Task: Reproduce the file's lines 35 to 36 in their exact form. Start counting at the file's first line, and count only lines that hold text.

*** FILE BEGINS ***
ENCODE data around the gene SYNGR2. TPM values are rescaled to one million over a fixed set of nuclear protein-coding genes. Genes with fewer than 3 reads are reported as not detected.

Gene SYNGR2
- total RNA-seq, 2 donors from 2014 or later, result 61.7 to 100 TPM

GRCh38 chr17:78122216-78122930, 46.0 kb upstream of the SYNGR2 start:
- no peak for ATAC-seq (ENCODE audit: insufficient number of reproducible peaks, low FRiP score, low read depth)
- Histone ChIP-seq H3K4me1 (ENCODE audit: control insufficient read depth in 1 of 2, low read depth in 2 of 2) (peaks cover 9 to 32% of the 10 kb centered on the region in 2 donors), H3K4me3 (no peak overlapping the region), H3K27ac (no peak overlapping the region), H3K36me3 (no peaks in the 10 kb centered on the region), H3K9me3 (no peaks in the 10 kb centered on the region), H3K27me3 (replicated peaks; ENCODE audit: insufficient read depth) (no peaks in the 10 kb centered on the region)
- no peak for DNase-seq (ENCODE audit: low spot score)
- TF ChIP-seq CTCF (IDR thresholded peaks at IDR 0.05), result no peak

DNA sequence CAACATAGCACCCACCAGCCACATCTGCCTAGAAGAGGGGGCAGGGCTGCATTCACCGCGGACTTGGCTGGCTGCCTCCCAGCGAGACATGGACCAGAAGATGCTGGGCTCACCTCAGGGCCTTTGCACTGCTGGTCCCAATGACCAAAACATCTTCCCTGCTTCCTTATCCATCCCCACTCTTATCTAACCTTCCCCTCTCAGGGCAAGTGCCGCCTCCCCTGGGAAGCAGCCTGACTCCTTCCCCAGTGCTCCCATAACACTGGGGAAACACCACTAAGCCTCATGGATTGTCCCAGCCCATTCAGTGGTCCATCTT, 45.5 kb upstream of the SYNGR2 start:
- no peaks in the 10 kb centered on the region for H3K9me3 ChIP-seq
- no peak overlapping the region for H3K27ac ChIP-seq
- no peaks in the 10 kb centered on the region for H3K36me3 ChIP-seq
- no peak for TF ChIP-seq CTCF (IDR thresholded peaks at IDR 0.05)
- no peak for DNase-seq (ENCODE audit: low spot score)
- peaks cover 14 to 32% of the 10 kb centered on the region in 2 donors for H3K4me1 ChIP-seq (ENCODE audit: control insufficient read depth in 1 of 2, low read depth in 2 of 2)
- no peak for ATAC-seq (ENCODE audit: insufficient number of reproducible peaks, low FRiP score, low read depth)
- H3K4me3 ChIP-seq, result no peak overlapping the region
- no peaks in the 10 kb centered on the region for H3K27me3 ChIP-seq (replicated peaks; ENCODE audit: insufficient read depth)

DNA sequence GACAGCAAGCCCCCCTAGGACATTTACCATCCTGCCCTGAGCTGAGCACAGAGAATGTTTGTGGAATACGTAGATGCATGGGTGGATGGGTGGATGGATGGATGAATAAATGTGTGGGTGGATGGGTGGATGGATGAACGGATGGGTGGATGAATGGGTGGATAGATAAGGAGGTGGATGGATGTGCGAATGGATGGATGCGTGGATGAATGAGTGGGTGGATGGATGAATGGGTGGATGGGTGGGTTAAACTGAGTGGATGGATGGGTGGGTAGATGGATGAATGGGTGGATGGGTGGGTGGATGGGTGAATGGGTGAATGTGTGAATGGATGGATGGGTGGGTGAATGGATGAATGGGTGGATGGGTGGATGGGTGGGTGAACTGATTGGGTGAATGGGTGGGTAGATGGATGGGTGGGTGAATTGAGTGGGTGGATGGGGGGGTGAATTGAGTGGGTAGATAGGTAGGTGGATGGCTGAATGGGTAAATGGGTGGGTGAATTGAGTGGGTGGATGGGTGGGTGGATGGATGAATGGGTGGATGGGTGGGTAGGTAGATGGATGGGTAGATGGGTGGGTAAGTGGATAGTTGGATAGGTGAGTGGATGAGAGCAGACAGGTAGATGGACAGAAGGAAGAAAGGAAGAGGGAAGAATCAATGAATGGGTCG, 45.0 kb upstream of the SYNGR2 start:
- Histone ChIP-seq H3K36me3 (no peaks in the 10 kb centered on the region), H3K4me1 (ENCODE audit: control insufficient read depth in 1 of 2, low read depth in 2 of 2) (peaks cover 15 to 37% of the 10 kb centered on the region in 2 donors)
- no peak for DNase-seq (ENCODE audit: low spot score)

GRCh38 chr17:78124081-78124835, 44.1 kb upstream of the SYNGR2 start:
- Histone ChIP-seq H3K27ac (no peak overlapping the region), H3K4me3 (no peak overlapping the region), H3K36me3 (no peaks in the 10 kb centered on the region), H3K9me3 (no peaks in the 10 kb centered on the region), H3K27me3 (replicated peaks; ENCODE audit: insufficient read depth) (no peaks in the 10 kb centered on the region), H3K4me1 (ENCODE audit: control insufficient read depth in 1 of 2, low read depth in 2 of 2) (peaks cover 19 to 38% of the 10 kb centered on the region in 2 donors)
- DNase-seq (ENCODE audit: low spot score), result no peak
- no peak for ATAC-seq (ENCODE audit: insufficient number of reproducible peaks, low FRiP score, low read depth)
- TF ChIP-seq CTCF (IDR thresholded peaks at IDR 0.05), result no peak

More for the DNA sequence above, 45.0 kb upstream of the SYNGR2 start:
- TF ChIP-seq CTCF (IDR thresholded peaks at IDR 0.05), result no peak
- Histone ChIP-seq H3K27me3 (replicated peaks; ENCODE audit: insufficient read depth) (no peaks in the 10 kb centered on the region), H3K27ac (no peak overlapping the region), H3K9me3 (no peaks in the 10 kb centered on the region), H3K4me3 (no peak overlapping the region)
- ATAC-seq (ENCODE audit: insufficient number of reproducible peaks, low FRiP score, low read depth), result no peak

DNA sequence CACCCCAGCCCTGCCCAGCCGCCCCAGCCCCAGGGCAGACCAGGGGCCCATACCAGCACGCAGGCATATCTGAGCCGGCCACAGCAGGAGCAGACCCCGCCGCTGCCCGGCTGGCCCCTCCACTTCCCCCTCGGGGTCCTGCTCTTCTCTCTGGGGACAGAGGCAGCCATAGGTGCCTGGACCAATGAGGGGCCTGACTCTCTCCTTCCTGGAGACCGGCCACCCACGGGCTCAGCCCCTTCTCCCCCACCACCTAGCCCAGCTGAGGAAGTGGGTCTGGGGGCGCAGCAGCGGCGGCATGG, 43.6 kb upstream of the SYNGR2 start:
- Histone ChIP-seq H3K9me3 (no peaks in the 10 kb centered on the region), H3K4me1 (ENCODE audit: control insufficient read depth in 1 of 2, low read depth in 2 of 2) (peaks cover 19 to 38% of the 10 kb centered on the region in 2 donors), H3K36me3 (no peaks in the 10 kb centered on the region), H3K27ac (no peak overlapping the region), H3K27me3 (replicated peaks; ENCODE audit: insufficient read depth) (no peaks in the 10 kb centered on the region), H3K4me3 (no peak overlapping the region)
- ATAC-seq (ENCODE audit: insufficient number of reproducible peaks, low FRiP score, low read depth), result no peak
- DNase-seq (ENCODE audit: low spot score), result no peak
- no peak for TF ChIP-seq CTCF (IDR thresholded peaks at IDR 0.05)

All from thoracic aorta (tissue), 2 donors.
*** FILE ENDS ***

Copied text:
- no peak for TF ChIP-seq CTCF (IDR thresholded peaks at IDR 0.05)

All from thoracic aorta (tissue), 2 donors.